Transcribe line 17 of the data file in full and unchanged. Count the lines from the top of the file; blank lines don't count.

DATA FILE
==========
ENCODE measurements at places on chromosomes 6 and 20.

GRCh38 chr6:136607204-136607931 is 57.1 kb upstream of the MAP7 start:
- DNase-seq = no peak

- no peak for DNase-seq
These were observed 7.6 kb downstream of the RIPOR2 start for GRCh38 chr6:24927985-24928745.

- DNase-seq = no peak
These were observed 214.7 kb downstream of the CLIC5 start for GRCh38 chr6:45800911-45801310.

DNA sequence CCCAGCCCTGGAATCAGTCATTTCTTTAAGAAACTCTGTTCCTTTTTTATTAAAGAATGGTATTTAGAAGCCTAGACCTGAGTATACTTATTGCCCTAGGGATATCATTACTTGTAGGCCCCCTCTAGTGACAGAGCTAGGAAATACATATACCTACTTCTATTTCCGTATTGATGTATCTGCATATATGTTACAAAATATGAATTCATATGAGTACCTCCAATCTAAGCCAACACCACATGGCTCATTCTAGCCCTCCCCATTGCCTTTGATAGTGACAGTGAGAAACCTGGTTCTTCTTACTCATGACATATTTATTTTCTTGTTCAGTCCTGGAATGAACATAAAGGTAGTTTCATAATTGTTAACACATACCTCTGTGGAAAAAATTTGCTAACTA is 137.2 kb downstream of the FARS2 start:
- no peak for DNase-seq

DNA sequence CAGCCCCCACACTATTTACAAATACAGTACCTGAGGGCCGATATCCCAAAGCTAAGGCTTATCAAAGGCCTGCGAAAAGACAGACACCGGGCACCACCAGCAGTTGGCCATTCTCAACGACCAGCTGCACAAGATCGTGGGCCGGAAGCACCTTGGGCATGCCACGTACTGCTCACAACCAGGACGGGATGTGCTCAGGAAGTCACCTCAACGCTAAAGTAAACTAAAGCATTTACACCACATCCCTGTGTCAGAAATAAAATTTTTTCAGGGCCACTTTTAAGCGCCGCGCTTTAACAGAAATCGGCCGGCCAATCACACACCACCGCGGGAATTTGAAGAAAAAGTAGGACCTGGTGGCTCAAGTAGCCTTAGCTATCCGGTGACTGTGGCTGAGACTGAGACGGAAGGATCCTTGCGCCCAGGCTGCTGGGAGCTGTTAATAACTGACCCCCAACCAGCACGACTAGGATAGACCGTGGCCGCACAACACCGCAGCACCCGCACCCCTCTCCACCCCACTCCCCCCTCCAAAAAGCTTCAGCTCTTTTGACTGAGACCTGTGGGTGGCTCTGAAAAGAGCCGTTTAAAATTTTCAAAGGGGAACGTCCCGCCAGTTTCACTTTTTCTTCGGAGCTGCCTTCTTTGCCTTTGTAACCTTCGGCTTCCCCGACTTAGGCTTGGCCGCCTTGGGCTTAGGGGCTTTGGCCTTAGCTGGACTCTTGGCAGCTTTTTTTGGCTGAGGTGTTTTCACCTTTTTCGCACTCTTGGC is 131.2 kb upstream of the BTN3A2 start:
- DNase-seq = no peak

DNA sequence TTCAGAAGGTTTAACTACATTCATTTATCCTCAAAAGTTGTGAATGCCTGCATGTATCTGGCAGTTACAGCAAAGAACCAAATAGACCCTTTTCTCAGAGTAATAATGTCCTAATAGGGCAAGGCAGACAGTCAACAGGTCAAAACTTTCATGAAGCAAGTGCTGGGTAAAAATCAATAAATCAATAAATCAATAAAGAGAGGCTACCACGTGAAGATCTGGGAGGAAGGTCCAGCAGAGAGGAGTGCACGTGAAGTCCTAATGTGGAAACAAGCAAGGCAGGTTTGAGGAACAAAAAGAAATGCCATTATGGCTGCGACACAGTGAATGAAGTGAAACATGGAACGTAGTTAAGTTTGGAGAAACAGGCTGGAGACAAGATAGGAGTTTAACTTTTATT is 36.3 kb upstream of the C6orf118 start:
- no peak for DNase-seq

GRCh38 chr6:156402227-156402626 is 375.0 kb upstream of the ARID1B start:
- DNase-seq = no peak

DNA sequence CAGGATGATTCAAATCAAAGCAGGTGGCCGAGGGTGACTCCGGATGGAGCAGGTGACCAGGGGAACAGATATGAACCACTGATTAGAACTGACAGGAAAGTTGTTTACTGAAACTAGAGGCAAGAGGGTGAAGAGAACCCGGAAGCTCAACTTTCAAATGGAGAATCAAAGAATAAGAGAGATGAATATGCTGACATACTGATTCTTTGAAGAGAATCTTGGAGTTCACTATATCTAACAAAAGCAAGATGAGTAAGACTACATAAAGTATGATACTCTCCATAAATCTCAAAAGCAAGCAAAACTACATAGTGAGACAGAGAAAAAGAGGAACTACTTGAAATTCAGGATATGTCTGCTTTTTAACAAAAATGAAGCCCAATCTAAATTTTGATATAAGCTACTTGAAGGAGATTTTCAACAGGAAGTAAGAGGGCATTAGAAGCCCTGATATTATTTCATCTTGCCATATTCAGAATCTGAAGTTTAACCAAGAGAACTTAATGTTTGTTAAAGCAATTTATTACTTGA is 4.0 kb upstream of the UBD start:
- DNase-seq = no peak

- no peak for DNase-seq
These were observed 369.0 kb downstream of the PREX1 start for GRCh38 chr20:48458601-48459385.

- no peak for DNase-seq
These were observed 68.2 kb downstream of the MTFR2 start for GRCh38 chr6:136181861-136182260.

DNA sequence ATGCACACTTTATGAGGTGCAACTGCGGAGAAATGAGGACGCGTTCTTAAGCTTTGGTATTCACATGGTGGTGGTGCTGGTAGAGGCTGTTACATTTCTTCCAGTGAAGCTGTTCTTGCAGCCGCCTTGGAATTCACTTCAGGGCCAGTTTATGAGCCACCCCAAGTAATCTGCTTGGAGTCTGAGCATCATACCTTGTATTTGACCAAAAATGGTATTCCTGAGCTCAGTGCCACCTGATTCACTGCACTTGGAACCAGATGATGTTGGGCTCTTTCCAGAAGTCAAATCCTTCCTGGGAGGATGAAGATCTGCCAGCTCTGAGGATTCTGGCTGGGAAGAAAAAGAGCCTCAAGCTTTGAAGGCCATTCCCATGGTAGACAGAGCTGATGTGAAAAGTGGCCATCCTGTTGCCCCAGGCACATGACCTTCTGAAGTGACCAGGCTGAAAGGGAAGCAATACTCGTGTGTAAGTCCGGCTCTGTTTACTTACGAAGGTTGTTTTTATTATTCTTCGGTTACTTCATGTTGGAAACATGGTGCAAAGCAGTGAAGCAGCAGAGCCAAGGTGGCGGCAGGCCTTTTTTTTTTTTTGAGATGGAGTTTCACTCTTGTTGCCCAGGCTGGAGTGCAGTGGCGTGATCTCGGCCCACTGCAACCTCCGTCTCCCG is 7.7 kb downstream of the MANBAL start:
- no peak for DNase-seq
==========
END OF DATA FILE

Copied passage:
- DNase-seq = no peak